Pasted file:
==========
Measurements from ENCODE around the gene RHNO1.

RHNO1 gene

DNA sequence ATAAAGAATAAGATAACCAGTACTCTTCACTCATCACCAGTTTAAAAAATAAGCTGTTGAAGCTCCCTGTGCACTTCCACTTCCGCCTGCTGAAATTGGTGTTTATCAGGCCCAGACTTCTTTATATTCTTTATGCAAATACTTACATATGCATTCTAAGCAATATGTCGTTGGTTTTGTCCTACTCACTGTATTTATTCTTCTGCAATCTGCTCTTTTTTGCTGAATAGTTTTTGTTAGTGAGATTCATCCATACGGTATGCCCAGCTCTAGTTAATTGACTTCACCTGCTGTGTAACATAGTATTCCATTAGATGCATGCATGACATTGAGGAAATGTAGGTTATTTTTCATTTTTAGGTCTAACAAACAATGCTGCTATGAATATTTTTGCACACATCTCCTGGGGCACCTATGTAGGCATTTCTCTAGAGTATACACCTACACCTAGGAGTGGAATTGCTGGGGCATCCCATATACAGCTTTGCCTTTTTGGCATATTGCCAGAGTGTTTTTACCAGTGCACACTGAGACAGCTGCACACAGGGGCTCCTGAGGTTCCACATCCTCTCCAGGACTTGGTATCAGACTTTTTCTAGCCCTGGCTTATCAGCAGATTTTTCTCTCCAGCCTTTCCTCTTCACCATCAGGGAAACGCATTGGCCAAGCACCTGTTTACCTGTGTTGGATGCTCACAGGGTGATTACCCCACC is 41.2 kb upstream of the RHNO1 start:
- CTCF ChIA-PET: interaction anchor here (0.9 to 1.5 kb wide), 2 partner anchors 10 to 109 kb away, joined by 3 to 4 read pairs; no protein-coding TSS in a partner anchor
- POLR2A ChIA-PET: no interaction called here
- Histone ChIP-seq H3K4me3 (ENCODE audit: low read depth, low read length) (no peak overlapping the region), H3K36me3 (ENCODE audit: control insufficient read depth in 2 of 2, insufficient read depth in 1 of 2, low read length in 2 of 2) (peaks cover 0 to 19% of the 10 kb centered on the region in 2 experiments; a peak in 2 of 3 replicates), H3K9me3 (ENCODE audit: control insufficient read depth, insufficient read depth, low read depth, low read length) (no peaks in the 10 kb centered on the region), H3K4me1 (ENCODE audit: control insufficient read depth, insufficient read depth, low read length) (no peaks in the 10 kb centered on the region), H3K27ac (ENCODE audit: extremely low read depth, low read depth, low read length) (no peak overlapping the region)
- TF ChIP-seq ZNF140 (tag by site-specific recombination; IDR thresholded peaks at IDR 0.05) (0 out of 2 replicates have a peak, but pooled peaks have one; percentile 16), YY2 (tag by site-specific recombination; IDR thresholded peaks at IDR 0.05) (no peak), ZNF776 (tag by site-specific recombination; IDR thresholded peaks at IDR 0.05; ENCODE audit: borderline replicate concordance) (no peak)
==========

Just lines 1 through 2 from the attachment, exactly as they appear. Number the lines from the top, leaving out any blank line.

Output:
Measurements from ENCODE around the gene RHNO1.

RHNO1 gene